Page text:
If you look in a soil pit or on a roadside cut, you will see various layers in the soil. These layers are called soil horizons. The arrangement of these horizons in a soil is known as a soil profile. Soil scientists, who are also called pedologists, observe and describe soil profiles and soil horizons to classify and interpret the soil for various uses.
Soil horizons differ in a number of easily seen soil properties such as color, texture, structure, and thickness. Other properties are less visible. Properties, such as chemical and mineral content, consistence, and reaction require special laboratory tests. All these properties are used to define types of soil horizons.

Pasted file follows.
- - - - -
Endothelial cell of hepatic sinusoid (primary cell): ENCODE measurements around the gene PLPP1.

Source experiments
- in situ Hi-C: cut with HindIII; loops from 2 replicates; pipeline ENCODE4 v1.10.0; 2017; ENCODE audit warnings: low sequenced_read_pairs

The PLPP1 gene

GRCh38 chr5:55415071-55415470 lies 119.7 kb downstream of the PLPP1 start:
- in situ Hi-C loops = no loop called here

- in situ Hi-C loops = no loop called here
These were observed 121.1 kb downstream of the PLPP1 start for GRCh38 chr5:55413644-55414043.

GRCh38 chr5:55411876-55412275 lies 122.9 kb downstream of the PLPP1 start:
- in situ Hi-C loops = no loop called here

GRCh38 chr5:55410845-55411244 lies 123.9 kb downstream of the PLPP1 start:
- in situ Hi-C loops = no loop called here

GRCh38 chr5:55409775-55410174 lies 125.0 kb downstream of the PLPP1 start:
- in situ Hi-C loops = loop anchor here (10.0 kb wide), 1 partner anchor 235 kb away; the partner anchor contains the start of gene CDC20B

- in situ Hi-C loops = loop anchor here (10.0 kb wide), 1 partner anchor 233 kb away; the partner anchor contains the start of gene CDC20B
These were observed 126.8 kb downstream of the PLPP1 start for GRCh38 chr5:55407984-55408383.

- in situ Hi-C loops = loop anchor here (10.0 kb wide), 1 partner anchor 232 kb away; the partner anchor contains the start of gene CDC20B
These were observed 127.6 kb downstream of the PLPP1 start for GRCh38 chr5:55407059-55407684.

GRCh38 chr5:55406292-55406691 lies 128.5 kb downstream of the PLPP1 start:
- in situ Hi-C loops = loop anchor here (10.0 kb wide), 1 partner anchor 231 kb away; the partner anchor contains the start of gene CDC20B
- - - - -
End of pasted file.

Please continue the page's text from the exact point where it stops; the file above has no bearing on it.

Soil scientists use the capital letters O, A, B, C, and E to identify the master horizons, and lowercase letters for distinctions of these horizons. Most soils have three major horizons -- the surface horizon (A), the subsoil (B), and the substratum (C). Some soils have an organic horizon (O) on the surface, but this horizon can also be buried. The master horizon, E, is used for subsurface horizons that have a significant loss of minerals (eluviation). Hard bedrock, which is not soil, uses the letter R.